Let’s talk about how to make a list in html. We use lists in our life. To-do lists, lists in recipes, wish lists, bucket lists.
But we use lists on the web even more, including for things that don’t really look like a list.
Most of the time when you see a navigation bar, that’s a list of links. Or when you go to landing pages with lots of teasers offering photos and headlines to click on to get to more content.
Types of list in HTML
There are three types of lists in HTML that you can use to organize information.
- Unordered lists
- Ordered lists
- Definition lists
How to make a list in html
Unordered lists are used the most often. Let’s make a simple example. Here we’ve got a list of food, say, ingredients for a recipe. We’ll wrap each item in this list in an element.
<Li> stands for list item. You can see the results happening on the right. The browser puts a dot, a marker, right before each item.
Next, we need to wrap the entire group of items in an element that will mark the beginning and end of the whole list, and to tell the browser which kind of list this is. To make an unordered list, we use a element, unordered list <ul>.
<ul> <li>apple</li> <li>avocado</li> <li>banana</li> <li>cherry</li> <li>coconut</li> <li>lemon</li> </ul>
Now to see what’s going on in our code more easily, we can indent the list items. If we put a few spaces or tabs, spaces or tabs, it does not matter, put some kind of space before each one of these list items, we can better see that the opening and the closing go together.
This indenting does not have any effect on what shows up on the web page. And this indentation is not required, html doesn’t care, the browser doesn’t care, this is just to help humans.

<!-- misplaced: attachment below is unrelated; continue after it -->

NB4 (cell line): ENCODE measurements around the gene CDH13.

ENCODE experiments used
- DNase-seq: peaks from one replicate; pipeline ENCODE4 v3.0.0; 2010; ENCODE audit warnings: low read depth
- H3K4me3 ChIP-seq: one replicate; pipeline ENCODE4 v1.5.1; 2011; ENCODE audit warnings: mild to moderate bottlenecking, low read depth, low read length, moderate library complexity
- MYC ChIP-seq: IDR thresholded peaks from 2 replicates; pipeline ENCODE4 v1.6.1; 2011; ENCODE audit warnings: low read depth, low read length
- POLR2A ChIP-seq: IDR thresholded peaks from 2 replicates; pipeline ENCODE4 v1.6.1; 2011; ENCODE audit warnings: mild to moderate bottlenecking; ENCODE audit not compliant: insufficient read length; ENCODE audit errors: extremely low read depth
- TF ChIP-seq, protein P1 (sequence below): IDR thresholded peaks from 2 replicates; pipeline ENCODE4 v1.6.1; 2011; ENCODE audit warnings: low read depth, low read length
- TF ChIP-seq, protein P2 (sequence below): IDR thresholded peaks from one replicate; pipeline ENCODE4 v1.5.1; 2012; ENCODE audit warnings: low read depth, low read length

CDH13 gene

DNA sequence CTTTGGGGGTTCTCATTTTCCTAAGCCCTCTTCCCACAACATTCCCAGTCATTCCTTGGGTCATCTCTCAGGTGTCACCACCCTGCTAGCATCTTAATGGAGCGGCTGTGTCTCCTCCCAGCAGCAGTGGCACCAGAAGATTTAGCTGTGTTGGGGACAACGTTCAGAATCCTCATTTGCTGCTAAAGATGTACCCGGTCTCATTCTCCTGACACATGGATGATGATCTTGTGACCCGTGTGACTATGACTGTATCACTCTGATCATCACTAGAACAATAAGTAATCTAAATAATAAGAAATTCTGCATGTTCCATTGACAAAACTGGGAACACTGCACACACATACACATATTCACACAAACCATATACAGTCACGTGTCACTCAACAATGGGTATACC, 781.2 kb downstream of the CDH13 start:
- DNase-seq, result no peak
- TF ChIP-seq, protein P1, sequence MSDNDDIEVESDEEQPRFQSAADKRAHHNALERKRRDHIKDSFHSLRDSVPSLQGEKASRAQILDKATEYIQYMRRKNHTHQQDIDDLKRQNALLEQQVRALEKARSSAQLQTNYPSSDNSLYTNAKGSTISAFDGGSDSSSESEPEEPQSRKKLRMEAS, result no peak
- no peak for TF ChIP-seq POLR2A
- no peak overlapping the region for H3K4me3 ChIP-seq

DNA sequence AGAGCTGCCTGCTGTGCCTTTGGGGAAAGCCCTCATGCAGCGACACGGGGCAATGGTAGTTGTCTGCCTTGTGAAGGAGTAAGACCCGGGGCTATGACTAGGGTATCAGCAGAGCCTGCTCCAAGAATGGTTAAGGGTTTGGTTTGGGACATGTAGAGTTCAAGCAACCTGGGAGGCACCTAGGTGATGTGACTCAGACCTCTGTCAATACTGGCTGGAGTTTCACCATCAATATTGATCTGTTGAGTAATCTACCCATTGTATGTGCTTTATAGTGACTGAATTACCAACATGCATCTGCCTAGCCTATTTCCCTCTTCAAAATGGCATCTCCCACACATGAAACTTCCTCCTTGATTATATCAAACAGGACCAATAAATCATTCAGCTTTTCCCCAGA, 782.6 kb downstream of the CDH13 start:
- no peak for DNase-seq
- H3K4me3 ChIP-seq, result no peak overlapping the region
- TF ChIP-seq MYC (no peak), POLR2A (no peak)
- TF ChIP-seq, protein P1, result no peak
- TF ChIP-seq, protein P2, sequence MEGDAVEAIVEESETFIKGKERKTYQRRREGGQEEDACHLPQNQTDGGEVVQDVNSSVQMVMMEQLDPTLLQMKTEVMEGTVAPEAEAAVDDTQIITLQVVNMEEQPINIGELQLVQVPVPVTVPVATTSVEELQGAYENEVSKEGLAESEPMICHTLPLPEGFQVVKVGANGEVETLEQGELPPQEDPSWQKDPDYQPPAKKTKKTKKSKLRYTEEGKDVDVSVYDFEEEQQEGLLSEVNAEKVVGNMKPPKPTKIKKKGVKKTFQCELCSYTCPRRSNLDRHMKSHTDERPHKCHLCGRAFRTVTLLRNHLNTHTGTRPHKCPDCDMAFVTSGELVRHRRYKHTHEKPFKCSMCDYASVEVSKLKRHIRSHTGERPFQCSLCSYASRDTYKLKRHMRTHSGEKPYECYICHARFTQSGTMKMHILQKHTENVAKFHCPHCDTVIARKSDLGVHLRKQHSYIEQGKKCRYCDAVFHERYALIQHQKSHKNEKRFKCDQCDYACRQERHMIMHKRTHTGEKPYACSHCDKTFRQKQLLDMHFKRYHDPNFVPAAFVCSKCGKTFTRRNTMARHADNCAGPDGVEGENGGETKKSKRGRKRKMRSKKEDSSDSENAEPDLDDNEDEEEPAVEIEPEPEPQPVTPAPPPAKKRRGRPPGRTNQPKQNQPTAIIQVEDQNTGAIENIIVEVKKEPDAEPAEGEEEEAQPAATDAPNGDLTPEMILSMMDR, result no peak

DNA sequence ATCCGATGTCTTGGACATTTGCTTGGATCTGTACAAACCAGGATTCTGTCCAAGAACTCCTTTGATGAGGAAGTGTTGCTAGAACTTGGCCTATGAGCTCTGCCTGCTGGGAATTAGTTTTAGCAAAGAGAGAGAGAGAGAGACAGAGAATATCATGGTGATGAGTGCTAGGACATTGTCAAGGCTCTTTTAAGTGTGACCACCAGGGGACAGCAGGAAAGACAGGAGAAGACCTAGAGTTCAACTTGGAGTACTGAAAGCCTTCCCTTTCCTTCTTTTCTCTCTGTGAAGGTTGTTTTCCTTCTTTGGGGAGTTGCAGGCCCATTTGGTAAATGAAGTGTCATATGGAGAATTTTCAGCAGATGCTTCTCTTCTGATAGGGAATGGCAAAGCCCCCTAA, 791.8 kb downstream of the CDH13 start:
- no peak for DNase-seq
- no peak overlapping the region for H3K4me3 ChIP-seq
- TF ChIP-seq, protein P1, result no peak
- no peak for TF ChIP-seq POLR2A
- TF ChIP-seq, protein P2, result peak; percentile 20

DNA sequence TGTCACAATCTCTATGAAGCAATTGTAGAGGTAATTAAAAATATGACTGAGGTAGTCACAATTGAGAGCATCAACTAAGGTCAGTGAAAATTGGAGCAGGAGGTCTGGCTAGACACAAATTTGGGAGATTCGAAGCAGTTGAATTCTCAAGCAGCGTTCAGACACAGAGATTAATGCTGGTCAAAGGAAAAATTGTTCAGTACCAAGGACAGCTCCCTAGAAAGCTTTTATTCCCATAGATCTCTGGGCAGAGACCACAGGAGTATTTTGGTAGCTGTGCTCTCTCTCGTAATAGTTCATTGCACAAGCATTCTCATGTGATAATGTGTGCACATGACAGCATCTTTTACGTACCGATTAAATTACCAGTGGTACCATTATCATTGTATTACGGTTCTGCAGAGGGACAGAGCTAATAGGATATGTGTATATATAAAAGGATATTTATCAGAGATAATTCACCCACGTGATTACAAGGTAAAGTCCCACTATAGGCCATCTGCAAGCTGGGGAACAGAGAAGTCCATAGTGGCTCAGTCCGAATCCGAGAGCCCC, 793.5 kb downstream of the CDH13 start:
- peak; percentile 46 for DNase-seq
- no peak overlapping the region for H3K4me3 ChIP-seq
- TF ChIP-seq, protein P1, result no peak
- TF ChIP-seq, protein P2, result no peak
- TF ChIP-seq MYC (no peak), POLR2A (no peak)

Let’s look at the next kind of list, the ordered list. Ordered lists are very similar, only instead of wrapping list items with a, we use <ol>.
Ol stands for ordered list, which means there’s an order to the items on the list. Let’s say we’re marking up a recipe. These are the steps in the directions, each marked up as a element.
Now, we’ll wrap this list in a <ol> element.
You can see that the list is displayed with numbered steps conveying the order. Unordered and ordered lists are very similar.
There’s one more kind of list in html, the definition list, or the description list. With unordered lists and ordered lists, you have list items, item, item, item, each wrapped in an element.
But what if we want to make a list that is like what in computer science is called a key value pair? What if we want to have an item and then have something to explain or define that item? Here, we’ve got a term and the description of that term.
The term or key or main bit is wrapped in a for definition term.
The description or value, or definition is wrapped in a for definition description.
And then you can have more than one for each. The whole thing is wrapped in a for definition list. <dd>